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GRS 1915+105 Animations
Click for low-resolution animation
A Tour of GRS 1915+105
Quicktime MPEG
GRS 1915+105, or GRS 1915 for short, is a special system. Not only does it contain a black hole some 14 times more massive than the Sun in orbit with a companion star, it also has a heartbeat. Or, more exactly, it gives off X-ray pulses that resemble the pattern of a human heart, though on a much slower scale. By monitoring this system with NASA's Chandra X-ray Observatory and the Rossi X-ray Timing Explorer, astronomers were able to pick out a spike of X-rays every 50 seconds or so. Researchers have determined that this heartbeat is due to the ebb and flow of material as it circles the black hole. This result gives scientists more insight into how black holes regulate their intake and control their growth.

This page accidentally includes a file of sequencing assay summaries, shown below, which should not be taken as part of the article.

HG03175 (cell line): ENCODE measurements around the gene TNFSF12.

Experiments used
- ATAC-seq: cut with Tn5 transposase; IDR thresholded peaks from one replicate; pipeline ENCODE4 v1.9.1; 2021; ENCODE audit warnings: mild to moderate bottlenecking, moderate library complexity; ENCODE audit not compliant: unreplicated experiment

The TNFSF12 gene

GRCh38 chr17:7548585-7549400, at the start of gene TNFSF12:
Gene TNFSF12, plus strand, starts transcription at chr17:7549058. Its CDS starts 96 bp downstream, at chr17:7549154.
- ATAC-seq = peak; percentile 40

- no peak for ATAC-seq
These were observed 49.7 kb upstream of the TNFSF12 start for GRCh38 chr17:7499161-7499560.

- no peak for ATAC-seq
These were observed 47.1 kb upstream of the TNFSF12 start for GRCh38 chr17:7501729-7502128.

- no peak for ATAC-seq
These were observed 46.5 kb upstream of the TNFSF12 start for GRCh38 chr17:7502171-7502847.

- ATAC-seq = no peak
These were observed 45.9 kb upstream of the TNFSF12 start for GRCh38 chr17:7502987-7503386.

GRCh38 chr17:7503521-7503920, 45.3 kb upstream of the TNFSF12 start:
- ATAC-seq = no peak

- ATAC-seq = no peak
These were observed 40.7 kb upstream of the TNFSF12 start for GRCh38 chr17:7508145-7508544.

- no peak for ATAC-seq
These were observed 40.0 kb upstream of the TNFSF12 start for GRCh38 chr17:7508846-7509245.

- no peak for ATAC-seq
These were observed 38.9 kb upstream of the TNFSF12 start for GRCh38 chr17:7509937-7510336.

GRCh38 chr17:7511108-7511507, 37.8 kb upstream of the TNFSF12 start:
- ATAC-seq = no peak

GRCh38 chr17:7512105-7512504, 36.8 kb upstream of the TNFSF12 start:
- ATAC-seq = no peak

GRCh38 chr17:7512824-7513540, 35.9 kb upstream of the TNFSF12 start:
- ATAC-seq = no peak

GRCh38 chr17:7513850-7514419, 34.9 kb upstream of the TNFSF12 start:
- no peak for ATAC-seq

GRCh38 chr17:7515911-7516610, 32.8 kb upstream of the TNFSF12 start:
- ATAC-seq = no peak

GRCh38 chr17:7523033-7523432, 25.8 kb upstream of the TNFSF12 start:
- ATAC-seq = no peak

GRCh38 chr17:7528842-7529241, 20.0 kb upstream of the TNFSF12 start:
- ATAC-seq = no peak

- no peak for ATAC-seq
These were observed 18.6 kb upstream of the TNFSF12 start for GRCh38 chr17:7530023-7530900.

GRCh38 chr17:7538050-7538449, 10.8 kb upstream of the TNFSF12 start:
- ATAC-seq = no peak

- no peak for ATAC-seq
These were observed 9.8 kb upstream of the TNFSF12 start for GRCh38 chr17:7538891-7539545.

[Runtime: 00:55]

(Credit: NASA/CXC/Harvard/J.Neilsen et al & A.Hobart)

Click for low-resolution animation
Simulation of GRS 1915's "Heartbeat"
Quicktime MPEG
This movie shows a simulation of the heartbeat variation of GRS 1915. It shows an X-ray point source varying with time, based on an average X-ray light curve of GRS 1915 obtained with RXTE. The period of the heartbeat variation has been sped up by a factor of 10 and four cycles of the variation are shown.
[Runtime: 00:20]

(Credit: NASA/CXC/Harvard/J.Neilsen et al & A.Hobart)

Click for low-resolution animation
GRS 1915's "Heartbeat" X-ray Variation
Quicktime MPEG
The heartbeat variation of GRS 1915 is shown here in a repeated cycle to emphasize the similarity between the X-ray light curve and an electrocardiogram. The period has been sped up by a factor of 40.
[Runtime: 00:20]

(Credit: NASA/CXC/Harvard/J.Neilsen et al)


Return to GRS 1915+105 (January 12, 2011)